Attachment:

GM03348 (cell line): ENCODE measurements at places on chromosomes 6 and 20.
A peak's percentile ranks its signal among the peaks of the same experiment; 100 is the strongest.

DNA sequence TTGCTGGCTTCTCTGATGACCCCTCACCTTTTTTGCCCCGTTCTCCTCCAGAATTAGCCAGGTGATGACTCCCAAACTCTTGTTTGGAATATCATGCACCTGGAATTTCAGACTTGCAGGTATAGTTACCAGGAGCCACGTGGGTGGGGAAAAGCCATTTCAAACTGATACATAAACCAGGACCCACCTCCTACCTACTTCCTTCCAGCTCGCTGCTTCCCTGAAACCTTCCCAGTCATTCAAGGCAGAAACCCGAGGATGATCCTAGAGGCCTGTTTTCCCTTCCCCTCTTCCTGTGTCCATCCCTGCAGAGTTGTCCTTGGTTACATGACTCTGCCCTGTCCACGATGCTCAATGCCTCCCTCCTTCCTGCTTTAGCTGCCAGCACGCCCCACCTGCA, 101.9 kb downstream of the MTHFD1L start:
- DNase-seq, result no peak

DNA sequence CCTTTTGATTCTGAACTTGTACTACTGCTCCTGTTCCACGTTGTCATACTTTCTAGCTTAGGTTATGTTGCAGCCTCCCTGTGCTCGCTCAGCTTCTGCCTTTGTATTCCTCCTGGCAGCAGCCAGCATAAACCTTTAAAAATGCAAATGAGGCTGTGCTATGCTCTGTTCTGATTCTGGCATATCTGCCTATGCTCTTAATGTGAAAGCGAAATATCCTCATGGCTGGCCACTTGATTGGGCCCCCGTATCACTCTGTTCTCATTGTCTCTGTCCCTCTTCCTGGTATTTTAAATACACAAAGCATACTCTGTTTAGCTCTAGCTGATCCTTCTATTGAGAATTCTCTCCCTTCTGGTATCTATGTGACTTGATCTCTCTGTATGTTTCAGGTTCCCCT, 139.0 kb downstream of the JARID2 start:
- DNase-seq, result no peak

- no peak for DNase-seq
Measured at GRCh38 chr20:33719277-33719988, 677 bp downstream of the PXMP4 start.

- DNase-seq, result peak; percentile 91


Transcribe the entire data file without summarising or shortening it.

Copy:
GM03348 (cell line): ENCODE measurements at places on chromosomes 6 and 20.
A peak's percentile ranks its signal among the peaks of the same experiment; 100 is the strongest.

DNA sequence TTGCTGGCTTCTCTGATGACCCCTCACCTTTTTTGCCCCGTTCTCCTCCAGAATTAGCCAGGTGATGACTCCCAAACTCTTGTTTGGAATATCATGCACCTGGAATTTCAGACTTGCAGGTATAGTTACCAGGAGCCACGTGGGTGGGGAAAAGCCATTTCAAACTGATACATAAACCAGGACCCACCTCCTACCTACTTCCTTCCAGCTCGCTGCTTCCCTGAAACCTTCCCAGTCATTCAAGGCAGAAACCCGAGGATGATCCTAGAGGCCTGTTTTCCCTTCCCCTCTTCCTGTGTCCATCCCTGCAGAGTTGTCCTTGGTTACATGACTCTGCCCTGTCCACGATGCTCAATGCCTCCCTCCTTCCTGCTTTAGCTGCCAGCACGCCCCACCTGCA, 101.9 kb downstream of the MTHFD1L start:
- DNase-seq, result no peak

DNA sequence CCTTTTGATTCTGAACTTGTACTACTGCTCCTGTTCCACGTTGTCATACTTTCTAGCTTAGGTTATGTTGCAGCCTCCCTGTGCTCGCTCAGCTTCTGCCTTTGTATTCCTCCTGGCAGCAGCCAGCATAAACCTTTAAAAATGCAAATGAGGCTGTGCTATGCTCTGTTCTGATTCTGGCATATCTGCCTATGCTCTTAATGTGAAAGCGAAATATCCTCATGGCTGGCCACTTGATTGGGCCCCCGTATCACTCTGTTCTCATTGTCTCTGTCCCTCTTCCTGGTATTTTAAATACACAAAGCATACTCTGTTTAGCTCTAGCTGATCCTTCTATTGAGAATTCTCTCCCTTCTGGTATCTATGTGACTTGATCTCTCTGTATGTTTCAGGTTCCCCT, 139.0 kb downstream of the JARID2 start:
- DNase-seq, result no peak

- no peak for DNase-seq
Measured at GRCh38 chr20:33719277-33719988, 677 bp downstream of the PXMP4 start.

- DNase-seq, result peak; percentile 91